Four Junior Highs Planned at Okla-
Oklahoma City.—Reconsidering a
previous action when it voted to call
an election for a $500,000 bond issue,
the Oklahoma City board of educa-
tion, without a dissenting vote, set
January 30 as the date for an elec-
tion on a $50,000 bond issue.
The money is to be used in the
construction of four instead of three
junior high schools, costing $110,000
each; purchasing of equipment
of $50,000 for building sites; new
slate blackboards for entire system
costing $25,000; repairs to the Irving
school building (formerly used as the
state capitol), which will be used as
an administration building, $25,000,
and the other $30,000 for architects'
fess and incidentals.
Judge Adopts the Prisoner.
Durant.—Instead of sending a 14-
year-old lad brought before him for
stealing a w'atch, to the state reform-
atory, County Judge Paullin announc-
ed that he would give the lad a chance
to make good by taking him into his
home. The boy told the court that
he had no home of his own and had
had none for six years. This is the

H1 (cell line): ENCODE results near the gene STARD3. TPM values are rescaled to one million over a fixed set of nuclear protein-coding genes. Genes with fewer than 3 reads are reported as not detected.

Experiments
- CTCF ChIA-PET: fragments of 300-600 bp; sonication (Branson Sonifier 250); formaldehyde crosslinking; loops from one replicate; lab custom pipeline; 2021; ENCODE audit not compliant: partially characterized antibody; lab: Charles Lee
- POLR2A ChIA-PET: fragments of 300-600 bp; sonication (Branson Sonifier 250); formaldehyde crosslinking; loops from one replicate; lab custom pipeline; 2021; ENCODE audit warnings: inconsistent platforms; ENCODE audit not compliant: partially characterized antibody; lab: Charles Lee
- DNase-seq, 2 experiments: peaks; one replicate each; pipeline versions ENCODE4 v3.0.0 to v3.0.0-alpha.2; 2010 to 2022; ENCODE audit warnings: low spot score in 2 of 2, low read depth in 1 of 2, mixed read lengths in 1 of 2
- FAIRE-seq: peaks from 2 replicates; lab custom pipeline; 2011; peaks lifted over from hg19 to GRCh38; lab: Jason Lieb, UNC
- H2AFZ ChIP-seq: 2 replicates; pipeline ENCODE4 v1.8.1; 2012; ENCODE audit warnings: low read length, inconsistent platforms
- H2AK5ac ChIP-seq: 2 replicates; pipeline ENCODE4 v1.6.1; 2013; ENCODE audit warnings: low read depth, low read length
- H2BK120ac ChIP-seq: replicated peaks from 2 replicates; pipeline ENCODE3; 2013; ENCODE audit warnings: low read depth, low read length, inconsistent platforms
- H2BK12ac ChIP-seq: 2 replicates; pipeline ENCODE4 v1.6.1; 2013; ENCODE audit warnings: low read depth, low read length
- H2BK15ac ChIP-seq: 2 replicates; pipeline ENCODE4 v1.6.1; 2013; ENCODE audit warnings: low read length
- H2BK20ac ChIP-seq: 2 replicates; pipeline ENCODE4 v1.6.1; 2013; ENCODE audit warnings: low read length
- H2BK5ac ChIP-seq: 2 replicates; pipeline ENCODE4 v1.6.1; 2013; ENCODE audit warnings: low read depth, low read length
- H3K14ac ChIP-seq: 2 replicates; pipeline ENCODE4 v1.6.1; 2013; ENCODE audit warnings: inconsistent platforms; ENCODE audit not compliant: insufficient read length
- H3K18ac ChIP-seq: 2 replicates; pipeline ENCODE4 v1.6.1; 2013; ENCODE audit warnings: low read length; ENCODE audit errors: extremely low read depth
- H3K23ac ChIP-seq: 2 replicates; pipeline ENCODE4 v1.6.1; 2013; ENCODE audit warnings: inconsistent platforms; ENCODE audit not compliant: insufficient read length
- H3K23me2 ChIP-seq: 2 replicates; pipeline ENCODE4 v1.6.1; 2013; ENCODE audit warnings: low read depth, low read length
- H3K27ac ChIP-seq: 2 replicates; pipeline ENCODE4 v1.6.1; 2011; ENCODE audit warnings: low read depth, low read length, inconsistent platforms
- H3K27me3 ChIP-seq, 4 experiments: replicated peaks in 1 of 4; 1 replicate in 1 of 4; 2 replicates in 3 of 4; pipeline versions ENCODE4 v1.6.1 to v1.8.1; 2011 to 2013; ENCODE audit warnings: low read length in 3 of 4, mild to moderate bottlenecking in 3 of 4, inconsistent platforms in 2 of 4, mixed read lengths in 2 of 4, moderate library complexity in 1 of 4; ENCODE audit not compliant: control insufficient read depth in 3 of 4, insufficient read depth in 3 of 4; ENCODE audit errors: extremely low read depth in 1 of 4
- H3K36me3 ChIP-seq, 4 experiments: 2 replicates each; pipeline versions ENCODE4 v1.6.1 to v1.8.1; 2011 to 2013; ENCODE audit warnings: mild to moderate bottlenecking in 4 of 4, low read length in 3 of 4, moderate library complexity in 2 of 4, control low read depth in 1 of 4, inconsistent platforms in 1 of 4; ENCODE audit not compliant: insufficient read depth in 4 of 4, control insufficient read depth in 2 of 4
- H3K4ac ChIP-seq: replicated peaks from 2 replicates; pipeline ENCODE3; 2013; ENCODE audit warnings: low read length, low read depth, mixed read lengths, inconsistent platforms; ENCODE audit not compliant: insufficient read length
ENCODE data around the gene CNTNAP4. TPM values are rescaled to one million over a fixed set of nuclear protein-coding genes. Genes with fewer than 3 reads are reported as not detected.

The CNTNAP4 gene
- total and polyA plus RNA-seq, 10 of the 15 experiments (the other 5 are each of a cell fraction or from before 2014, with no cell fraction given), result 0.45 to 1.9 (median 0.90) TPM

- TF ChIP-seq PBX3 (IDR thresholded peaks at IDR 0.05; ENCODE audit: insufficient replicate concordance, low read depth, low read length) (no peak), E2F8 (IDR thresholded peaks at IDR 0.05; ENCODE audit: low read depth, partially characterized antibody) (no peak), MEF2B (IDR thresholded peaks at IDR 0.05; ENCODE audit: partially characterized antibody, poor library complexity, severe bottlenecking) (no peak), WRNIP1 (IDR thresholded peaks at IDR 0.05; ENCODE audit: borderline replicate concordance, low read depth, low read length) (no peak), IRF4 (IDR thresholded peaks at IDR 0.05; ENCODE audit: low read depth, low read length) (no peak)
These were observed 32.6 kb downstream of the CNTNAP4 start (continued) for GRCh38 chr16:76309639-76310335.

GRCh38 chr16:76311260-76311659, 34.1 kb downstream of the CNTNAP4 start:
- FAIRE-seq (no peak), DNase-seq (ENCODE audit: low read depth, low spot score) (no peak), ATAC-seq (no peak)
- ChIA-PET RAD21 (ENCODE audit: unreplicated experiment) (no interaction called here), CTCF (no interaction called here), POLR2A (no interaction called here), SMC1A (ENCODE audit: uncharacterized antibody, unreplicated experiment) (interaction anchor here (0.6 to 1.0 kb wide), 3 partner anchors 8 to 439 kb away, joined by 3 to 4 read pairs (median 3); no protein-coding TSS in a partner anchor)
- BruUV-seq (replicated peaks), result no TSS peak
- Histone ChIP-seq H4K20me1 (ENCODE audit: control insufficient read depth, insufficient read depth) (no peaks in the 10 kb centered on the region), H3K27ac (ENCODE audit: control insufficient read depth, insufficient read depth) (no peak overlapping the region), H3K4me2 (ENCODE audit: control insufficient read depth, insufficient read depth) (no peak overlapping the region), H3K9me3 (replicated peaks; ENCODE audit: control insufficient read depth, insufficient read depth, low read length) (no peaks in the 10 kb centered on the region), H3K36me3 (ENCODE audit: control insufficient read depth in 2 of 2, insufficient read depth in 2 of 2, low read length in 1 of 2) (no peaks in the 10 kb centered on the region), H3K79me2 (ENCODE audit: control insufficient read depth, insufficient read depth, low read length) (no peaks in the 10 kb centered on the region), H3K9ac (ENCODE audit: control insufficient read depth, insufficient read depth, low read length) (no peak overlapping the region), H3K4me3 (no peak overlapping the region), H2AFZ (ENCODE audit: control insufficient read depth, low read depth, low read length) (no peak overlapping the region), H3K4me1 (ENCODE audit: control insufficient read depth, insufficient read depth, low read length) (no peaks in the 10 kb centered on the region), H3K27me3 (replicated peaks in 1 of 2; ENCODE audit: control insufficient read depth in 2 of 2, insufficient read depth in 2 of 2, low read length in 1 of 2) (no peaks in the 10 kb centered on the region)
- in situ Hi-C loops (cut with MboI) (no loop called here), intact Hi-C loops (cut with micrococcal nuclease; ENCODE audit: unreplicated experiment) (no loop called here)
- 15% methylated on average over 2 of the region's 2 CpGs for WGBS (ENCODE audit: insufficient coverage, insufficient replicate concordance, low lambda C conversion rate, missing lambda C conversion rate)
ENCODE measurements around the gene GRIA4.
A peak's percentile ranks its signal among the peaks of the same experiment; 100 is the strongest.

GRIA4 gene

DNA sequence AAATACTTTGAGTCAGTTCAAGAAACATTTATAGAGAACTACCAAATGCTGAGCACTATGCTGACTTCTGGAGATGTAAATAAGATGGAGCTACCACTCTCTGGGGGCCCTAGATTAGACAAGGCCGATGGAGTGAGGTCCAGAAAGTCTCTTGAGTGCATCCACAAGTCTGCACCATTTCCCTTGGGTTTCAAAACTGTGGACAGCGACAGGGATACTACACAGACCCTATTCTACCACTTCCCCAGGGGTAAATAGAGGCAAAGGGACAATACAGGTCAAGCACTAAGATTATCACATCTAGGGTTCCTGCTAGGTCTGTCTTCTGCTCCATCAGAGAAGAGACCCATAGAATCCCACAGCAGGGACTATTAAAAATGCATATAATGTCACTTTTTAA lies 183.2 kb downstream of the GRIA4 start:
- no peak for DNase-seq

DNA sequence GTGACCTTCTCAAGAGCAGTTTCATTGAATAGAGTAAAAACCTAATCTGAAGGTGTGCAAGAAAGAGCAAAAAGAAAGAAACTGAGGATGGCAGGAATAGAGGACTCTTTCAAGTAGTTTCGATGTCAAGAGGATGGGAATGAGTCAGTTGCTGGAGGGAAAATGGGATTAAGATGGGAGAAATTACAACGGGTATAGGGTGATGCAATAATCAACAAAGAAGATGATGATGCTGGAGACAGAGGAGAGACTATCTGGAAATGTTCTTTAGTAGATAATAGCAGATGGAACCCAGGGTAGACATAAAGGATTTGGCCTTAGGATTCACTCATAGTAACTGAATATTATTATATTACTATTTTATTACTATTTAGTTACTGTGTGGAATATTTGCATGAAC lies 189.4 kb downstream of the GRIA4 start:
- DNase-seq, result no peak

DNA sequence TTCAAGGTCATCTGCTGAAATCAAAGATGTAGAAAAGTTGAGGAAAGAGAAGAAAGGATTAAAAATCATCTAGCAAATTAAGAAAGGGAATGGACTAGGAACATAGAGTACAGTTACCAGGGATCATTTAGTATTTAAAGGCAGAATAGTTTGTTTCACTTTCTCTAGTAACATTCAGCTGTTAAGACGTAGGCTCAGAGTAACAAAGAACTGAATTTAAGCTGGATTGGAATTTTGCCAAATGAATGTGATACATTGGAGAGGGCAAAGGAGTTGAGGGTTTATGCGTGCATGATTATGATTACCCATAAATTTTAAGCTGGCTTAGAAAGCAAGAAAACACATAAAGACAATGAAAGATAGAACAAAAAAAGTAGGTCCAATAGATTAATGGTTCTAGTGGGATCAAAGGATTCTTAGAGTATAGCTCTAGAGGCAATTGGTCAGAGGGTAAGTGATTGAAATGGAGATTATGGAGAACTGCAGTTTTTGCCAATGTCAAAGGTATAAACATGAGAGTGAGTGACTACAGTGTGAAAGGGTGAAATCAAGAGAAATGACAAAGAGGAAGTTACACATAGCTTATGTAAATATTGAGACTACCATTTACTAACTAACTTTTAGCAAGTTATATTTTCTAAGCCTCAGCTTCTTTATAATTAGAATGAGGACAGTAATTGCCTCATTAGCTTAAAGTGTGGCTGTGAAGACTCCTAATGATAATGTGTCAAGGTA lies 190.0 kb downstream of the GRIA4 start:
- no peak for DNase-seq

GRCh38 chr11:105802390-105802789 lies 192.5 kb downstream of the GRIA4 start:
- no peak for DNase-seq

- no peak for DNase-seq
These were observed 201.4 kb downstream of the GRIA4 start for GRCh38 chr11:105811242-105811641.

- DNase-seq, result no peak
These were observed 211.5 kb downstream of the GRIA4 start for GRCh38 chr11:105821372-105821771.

second orphan Judge Paullin has
adopted. The first was a little girl
whose mother was unable to care lor
Norman.—A sand-clay road across
Cleveland county is to be built by the
Norman chamber of commerce and
the farmers of Cleveland county, un-
der the direction of the Cleveland
county commissioners, according to a.
statement made by Dr. A. H. Van
Vleet, president of the chamber of
commerce and chairman of the good
roads committee of that organization.
The road is on the route running
through Chickasha, Blanchard, Nor-
man and Shawnee and crosses the-
Norman-Canadian bridge, claimed by
Cleveland county people to be the
best wagon bridge on the entire-
course of the South Canadian.
Eight miles of the road have al-
ready been improved and work will